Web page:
The spiritual is a distinctly American art form: songs sung by slaves in the 18th and 19th centuries to raise their spirits, give them hope and praise God, despite their plight.
It was a form University of Kentucky voice professor Everett McCorvey was afraid would die or be diluted by blues and gospel if someone wasn't dedicated to preserving it. So, in 1995, he formed the American Spiritual Ensemble to highlight the spiritual around the country and the world.
The ensemble's ever-changing lineup includes performers who have sung in some of the most prestigious concert halls around the world, including the Metropolitan Opera, and possibly some who are on their way. One of the group's best known alumni is Angela Brown, who wowed critics and audiences when she was an emergency replacement in the title role of the Metropolitan Opera's 2004 production of Aida.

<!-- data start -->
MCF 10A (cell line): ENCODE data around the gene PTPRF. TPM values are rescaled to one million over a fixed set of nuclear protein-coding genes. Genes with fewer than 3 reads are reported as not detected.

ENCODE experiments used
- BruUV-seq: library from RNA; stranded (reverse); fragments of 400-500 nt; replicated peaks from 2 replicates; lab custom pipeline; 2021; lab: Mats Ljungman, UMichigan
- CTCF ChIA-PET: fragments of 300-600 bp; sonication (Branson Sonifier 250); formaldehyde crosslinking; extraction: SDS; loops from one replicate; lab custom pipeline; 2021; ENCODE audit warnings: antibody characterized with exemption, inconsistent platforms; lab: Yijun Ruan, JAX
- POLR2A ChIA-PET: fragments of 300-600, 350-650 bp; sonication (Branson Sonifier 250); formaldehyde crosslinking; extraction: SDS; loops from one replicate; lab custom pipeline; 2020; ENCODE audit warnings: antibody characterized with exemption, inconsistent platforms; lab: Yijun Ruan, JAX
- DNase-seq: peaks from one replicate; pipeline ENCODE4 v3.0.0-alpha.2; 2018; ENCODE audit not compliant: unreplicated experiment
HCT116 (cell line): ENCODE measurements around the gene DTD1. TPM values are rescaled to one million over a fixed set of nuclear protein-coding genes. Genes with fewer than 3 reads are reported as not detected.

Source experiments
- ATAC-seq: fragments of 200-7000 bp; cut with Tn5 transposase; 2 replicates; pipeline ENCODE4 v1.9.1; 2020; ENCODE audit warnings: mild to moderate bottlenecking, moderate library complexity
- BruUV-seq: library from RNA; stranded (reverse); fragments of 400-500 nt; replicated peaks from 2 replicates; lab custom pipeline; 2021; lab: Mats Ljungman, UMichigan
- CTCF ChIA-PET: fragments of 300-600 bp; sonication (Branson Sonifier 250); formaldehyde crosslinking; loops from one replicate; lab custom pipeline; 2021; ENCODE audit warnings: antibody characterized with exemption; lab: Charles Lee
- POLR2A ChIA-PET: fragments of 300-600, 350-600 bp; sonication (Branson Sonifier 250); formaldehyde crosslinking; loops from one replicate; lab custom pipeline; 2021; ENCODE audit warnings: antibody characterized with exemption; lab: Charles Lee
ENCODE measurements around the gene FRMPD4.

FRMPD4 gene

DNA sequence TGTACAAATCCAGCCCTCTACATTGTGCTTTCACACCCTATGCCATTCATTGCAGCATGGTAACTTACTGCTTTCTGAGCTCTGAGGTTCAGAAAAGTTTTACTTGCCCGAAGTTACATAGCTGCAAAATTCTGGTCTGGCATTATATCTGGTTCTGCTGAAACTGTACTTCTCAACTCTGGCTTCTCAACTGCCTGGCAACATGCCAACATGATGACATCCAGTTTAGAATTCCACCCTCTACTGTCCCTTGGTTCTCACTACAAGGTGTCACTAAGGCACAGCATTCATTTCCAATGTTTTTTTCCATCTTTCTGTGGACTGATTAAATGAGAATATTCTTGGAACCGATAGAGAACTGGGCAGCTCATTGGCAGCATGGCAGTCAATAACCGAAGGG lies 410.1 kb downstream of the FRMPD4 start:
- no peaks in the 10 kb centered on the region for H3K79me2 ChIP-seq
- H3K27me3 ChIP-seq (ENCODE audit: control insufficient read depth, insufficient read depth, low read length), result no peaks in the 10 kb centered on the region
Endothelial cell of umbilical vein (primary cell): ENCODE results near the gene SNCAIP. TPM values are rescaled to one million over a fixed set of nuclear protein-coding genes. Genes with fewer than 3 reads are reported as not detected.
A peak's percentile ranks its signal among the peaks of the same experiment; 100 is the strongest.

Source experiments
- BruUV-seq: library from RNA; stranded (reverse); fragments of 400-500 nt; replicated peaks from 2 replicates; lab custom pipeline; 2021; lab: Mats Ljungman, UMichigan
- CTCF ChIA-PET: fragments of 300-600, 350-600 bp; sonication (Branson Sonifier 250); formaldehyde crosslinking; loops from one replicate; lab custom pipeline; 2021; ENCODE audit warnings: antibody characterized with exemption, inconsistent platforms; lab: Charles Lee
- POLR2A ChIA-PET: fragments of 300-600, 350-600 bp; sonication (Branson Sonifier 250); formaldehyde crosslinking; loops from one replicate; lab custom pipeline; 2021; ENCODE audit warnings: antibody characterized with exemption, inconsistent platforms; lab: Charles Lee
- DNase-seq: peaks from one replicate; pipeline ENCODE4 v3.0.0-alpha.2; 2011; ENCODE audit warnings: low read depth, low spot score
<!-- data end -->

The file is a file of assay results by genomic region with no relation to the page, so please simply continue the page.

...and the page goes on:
The ensemble itself has traveled the world, visiting countries such as Spain and China, and has performed at venues such as the John F. Kennedy Center for the Performing Arts in Washington. The group was featured in the Alltech FEI World Equestrian Games opening ceremony, but its performance Wednesday night will be a chance to see the ensemble's full show, which includes gospel, Broadway and opera, in a venue that accentuates the power of the singers' voices.